If you’re responsible for moderating internet comments, you know they can be pretty toxic. Like, “humanity is doomed” toxic. Given the racism, misogyny, harassment, and abuse in many online comment sections, and the costs of traditional moderation, it’s no surprise so many sites consider turning them off.
Content moderation is a difficult job, as covered extensively in WIRED and The Guardian. I spent four years managing the online community for TED, which meant I ended up reading a whole lot of comments. But the more I got to know the commenters, the more I started to empathize with them, even the most difficult trolls. The people behaving poorly were, for the most part, perfectly reasonable human beings. But because of the way comment sections are designed, a conversation that would be civil in a face-to-face interaction can easily become a toxic mess of abuse and harassment online.
We all have good days and bad days. Very few people are 100% good or 100% bad; much of how we behave depends on context. Most public spaces need at least basic structure to keep us treating each other with respect, and we have those structures in our real-world societies. But so far those structures haven’t followed us online. Instead, publishers and site owners are left to reactively moderate whatever it is that people submit in the comments, around the clock.
There are many approaches to ease the burden of moderation; here are a few of them.
From the use of banned-word lists to sophisticated machine learning like Google Jigsaw, countless efforts have been made to use machines to moderate user-generated content like comment sections. However, language is complicated and algorithms can’t pick up on subtleties such as idiom and context.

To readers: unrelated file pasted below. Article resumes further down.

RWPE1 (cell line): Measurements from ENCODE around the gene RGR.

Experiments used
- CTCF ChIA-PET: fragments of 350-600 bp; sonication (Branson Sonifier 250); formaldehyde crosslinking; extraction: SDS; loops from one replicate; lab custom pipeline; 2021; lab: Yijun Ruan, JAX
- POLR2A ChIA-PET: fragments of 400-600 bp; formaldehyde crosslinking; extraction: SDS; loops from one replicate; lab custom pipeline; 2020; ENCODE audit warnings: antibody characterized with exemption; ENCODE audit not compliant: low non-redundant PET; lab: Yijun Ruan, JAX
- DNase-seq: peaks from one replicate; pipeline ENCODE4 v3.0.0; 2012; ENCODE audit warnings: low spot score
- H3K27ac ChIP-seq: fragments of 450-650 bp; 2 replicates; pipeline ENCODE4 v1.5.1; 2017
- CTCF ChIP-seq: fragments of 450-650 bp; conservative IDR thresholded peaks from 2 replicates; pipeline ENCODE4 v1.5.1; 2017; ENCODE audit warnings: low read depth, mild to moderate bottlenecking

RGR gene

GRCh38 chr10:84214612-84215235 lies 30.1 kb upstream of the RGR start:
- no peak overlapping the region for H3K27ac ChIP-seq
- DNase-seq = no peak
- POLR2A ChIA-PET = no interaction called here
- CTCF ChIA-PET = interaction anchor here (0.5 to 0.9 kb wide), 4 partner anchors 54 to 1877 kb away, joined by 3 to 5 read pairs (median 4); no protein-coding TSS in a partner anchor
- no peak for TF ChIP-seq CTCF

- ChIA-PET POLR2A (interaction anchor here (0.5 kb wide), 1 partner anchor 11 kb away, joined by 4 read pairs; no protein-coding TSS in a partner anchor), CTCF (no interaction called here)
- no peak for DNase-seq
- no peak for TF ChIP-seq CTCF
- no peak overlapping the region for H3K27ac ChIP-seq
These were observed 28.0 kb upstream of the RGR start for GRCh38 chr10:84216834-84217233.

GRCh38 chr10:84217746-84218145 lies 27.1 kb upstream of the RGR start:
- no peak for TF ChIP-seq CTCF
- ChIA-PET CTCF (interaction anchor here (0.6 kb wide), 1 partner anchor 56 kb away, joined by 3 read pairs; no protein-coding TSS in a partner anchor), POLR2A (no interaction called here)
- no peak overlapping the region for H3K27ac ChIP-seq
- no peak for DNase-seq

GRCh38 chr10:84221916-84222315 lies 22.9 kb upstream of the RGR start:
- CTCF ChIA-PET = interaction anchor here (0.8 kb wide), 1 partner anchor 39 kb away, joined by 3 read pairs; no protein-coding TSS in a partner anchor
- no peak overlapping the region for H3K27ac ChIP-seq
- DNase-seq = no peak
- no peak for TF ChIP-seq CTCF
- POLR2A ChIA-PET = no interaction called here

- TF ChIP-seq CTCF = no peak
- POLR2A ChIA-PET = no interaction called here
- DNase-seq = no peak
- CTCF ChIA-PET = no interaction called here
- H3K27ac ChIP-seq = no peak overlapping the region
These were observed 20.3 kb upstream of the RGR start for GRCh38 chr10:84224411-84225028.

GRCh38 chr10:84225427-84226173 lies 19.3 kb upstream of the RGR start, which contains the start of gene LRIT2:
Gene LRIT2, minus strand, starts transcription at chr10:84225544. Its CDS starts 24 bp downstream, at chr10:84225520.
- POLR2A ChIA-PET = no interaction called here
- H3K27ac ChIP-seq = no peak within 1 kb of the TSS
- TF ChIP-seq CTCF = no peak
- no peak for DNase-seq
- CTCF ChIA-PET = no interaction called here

Full-time staff at the New York Times read and approve each comment before it’s posted to the site. For those that can afford it, this yields excellent results, though it limits the total amount of comments a site can host. Smaller organizations with lower website traffic may find that this approach suffices, if they get only a few comments per post.
A recent study by the Engaging News Project found that civility increased when the author of the article directly participated in the comment section. By putting a face (even a virtual one) to the comments and showing that there is a real person behind the post, authors are often able to reduce rude comments or harassment.
At Civil, we’ve taken a new approach: we’ve designed a comment platform from the ground up to mimic the natural social behaviors and consequences you see in face-to-face communities. In order to submit a comment, each person must rate three comments from other people, before their own is in turn reviewed. They don’t get to choose which comments they rate, and backend algorithms look for patterns of abuse and keep the voting fair.
People are willing and able to help. And a surprising effect of the peer moderation approach is that we’re seeing people stop and reflect on what they’re writing in a way they never seem to do with unmoderated comment platforms. Knowing that their anonymous peers will help decide if their comment should be published seems to make people pause and think about what they’re writing.
Internet civility is a challenge, to be sure, but as more and more of our social interactions move online, it’s crucial that we get this right.
Photo credit: Michael Matti